Scripture reading – 1 Chronicles 9-10

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1 Chronicles 9 – Post-Exilic Jerusalem

Our study of genealogies in 1 Chronicles began with Adam the first man (1 Chronicles 1:1), followed by the sons of Noah and their ancestries (1 Chronicles 1:5-26). In the post-diluvian era (after the flood), the LORD called Abraham out from “Ur of the Chaldees” (Genesis 11:31) and established with him a covenant that through him and his seed, “all families of the earth [would] be blessed” (Genesis 12:3). To Abraham was born Isaac (1 Chronicles 1:27, 34), whose son Jacob (also called Israel, 1 Chronicles 1:34) was the father of twelve sons (1 Chronicles 2:1-8:40).

1 Chronicles 9

Our study of the genealogies of the sons of Jacob, who were the fathers of the Twelve Tribes of Israel, concluded in 1 Chronicles 8. 1 Chronicles 9 began with the summary statement, “So all Israel were reckoned by genealogies; and, behold, they were written in the book of the kings of Israel and Judah, who were carried away to Babylon for their transgression” (1 Chronicles 9:1). With those words, our study of Israel’s history carries us from the reigns of the kings in Israel and Judah to the Jew’s return from Babylonian captivity.

The Israelites (1 Chronicles 9:2-9)

Recorded in Ezra 1:1-2 was the decree of King Cyrus of Persia, who set the Jews free to return to their homeland and rebuild the Temple in Jerusalem. 1 Chronicles 9 recorded the names of the tribes, families, and heads of households who returned from the Babylonian exile and resettled in Canaan (1 Chronicles 9:4-34).

Five tribes were represented in the families that repopulated Jerusalem: Judah, Benjamin, Ephraim, and Manasseh (1 Chronicles 9:3). (The mention of Ephraim and Manasseh is notable, for they were among the ten tribes of northern Israel that were taken captive by Assyria).

The Priests (1 Chronicles 9:10-13)

Among those who returned to Jerusalem were priests whose names were recorded by families and heads of households.

The Duties of the Priests and Levites (1 Chronicles 9:14-34)

With the priests were Levites who assisted them as musicians (1 Chronicles 9:14-16; Nehemiah 11:15-18; Nehemiah 12:28-29) and porters (identified as “keepers of the gates of the tabernacle,” 1 Chronicles 9:17-23). The porters, or gatekeepers, were supervisors of the Temple chambers and treasuries (1 Chronicles 9:24-32). Some Levites were trustees of Temple vessels and the preparations of elements used in worship and offering sacrifices (1 Chronicles 9:28-32). Singers are also noted in 1 Chronicles 9:33.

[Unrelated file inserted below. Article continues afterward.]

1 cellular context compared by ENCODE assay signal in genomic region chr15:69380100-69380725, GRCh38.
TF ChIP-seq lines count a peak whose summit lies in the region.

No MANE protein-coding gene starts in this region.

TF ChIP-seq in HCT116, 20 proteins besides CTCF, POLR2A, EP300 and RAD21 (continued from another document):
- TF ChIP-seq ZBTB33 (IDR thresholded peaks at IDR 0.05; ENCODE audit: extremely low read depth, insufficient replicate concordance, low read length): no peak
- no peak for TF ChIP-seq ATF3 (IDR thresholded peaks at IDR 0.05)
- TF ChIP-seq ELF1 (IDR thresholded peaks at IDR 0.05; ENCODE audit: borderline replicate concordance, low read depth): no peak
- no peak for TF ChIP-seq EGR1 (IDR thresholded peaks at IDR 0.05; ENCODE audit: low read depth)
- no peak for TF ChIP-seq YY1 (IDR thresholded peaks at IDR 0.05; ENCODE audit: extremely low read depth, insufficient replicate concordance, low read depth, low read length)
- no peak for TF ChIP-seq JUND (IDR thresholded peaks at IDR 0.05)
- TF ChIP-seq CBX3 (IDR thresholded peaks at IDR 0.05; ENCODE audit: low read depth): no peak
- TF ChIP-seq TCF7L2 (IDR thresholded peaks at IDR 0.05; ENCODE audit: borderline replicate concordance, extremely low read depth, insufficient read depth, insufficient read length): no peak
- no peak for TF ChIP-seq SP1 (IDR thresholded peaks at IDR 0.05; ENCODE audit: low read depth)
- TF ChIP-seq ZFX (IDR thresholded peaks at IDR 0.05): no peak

The Genealogy of King Saul (1 Chronicles 9:35-44)

1 Chronicles 9 concluded with the historian recording King Saul’s genealogy and his sons (1 Chronicles 9:35-44; 1 Chronicles 8:29-40).

1 Chronicles 10 – King Saul’s Death and the Rise of David to the Throne

The Humiliating Defeat of Israel and the Deaths of Saul and His Sons (1 Chronicles 10:1-10)

1 Chronicles 10 rolled the calendar back from the repopulation and rebuilding of Jerusalem following the Babylonian captivity to the tragic conclusion of King Saul’s reign. The writer of 1 Chronicles returned to the Philistines’ victory over Israel (1 Chronicles 10:1-2) and the deaths of King Saul and his sons (1 Chronicles 10:1-6). Perhaps to explain the end of the house and lineage of Saul and the rise of the Davidic line, we are reminded that Saul fell upon his sword and died (1 Chronicles 10:5-6; 1 Samuel 31:1-13).

A national disgrace followed when the Philistines discovered the bodies of Saul and his sons on the battlefield (1 Chronicles 10:8). The Philistines then stripped their bodies of their armor (1 Chronicles 10:9a), beheaded Saul (1 Chronicles 10:9b) and hung their bodies on the wall of Bethshan (1 Samuel 31:12). Adding to the humiliation, the Philistines displayed Saul’s severed head and put his armor in the temple of Dagon, the fish god (1 Chronicles 10:10; 1 Samuel 31:9).

The Heroic Effort of the Men of Jabesh-gilead (1 Chronicles 10:11-12)

Learning of the humiliation that had befallen their king, the men of Jabeshgilead “arose, all the valiant men, and took away the body of Saul, and the bodies of his sons, and brought them to Jabesh, and buried their bones under the oak in Jabesh, and fasted seven days” (1 Chronicles 10:12; 1 Samuel 31:11-13).

Three Reasons for King Saul’s Death and the End of His Dynasty (1 Chronicles 10:13-14)

We read that “Saul died for his transgression which he committed against the Lord” (1 Chronicles 10:13a). Though his failures were many, most likely the transgression that is to be noted here was his failure to kill Agag, the king of the Amalekites, and sparing the best of the spoils for himself (contrary to God’s command that all were to be killed, 1 Samuel 15; 1 Samuel 28:17-18). We are also reminded that Saul disobeyed the law of the LORDand sought “counsel of one that had a familiar spirit, to inquire of it (1 Chronicles 10:13b; 1 Samuel 28:5-10). Finally, Saul died because he “inquired not of the Lord: therefore he slew him” (1 Chronicles 10:14a).

With those words, the dynasty of Saul ended, and the LORD “turned the kingdom unto David the son of Jesse” (1 Chronicles 10:14). A man of God’s choosing would rule Israel, and David’s reign ushered in a time of revival and prosperity.

Questions to consider:

1) Why were the people of Judah taken captive to Babylon? (1 Chronicles 9:1)

2) Who were the first Israelites to return to their land after their exile in Babylon? (1 Chronicles 9:2)

3) What sons of King Saul were killed in battle against the Philistines? (1 Chronicles 10:1-6) 

4) How did King Saul die on the battlefield? (1 Chronicles 10:4-6)

5) Why did Saul die? (1 Chronicles 10:13)

Copyright © 2023 – Travis D. Smith

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